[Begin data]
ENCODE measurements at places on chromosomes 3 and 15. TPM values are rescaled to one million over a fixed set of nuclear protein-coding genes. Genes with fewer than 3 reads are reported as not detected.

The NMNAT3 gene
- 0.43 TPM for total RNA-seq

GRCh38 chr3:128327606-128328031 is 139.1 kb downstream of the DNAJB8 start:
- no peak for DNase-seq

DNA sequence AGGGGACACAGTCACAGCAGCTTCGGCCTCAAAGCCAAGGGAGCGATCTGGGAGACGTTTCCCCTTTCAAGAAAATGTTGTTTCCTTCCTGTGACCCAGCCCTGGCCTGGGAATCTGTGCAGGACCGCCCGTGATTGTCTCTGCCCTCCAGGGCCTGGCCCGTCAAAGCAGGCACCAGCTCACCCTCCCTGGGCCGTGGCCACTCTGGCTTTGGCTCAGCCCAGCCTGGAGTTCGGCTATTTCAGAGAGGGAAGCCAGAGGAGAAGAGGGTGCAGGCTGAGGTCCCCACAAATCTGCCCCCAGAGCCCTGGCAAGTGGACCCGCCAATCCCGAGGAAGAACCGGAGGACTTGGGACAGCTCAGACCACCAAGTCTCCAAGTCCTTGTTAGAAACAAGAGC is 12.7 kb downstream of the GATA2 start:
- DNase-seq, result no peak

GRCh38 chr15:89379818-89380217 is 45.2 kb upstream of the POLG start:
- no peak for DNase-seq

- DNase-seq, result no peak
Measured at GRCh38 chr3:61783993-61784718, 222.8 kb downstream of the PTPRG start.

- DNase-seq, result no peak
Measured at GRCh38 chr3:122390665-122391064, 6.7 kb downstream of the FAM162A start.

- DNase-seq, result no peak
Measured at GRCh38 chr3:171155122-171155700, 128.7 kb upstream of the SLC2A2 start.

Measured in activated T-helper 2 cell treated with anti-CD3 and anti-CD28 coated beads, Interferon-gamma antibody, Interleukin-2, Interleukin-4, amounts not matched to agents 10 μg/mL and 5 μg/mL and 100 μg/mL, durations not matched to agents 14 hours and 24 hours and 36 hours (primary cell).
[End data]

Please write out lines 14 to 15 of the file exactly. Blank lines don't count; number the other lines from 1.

- DNase-seq, result no peak
Measured at GRCh38 chr3:171155122-171155700, 128.7 kb upstream of the SLC2A2 start.